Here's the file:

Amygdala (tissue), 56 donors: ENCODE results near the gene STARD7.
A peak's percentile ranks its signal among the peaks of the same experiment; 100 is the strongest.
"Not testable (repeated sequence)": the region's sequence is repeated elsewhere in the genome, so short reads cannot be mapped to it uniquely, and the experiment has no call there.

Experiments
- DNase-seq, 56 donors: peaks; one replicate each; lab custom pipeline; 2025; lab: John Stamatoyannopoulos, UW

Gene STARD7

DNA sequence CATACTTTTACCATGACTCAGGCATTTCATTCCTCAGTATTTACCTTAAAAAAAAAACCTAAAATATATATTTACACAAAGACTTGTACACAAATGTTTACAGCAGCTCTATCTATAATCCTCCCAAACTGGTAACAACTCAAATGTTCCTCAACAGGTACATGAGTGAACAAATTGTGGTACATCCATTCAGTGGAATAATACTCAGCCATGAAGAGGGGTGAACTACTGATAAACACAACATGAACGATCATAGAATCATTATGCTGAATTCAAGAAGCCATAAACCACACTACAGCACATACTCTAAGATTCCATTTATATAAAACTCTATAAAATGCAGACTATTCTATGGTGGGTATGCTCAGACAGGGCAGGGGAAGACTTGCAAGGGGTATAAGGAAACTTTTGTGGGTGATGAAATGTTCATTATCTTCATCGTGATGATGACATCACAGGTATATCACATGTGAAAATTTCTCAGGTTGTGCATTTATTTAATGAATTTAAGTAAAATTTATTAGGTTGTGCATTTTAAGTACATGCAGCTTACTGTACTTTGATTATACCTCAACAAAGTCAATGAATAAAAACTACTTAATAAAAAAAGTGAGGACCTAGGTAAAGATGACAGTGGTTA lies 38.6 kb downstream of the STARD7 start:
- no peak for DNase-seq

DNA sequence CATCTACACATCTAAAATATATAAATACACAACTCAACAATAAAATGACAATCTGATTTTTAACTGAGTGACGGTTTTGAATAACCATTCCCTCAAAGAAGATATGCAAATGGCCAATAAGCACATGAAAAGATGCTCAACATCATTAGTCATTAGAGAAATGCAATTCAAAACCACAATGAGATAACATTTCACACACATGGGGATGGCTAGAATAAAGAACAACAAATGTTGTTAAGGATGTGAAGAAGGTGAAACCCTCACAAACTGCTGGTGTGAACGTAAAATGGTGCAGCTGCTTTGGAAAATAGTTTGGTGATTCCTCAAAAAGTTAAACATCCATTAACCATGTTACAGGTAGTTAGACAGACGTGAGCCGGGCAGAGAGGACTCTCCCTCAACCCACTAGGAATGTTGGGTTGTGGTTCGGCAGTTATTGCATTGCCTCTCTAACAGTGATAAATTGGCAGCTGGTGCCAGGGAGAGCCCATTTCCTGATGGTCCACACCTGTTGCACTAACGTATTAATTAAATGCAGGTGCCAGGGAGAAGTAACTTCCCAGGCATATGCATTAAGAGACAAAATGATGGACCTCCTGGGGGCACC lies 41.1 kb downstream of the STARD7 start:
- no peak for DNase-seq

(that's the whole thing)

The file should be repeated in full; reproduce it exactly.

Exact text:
Amygdala (tissue), 56 donors: ENCODE results near the gene STARD7.
A peak's percentile ranks its signal among the peaks of the same experiment; 100 is the strongest.
"Not testable (repeated sequence)": the region's sequence is repeated elsewhere in the genome, so short reads cannot be mapped to it uniquely, and the experiment has no call there.

Experiments
- DNase-seq, 56 donors: peaks; one replicate each; lab custom pipeline; 2025; lab: John Stamatoyannopoulos, UW

Gene STARD7

DNA sequence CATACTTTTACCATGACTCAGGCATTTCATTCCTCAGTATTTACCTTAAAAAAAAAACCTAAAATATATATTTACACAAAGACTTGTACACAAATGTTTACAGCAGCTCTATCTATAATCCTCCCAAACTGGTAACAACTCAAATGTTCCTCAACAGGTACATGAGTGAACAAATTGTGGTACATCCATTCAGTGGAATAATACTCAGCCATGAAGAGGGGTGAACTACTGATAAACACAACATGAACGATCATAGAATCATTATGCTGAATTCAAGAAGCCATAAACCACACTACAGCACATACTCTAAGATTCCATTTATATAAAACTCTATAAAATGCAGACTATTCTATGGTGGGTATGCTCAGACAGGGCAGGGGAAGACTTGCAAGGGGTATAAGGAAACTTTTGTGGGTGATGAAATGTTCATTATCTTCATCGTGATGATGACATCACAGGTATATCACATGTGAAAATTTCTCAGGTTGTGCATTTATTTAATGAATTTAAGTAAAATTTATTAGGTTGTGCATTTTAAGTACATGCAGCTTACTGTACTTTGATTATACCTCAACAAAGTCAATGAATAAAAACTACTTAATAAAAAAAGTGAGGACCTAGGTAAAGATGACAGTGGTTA lies 38.6 kb downstream of the STARD7 start:
- no peak for DNase-seq

DNA sequence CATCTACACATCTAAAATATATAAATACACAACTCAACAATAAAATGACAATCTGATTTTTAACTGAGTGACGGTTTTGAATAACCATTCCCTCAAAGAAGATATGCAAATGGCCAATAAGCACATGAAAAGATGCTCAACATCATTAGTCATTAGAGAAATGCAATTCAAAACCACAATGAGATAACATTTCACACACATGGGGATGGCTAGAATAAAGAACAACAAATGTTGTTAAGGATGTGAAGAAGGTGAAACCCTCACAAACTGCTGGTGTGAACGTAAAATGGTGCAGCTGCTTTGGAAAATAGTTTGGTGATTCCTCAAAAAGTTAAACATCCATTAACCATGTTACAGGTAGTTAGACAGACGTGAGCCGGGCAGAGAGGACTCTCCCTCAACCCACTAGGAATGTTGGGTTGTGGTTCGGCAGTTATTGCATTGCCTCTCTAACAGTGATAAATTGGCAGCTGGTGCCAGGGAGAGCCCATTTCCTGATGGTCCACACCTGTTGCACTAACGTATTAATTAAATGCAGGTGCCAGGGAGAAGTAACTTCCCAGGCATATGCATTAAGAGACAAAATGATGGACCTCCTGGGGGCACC lies 41.1 kb downstream of the STARD7 start:
- no peak for DNase-seq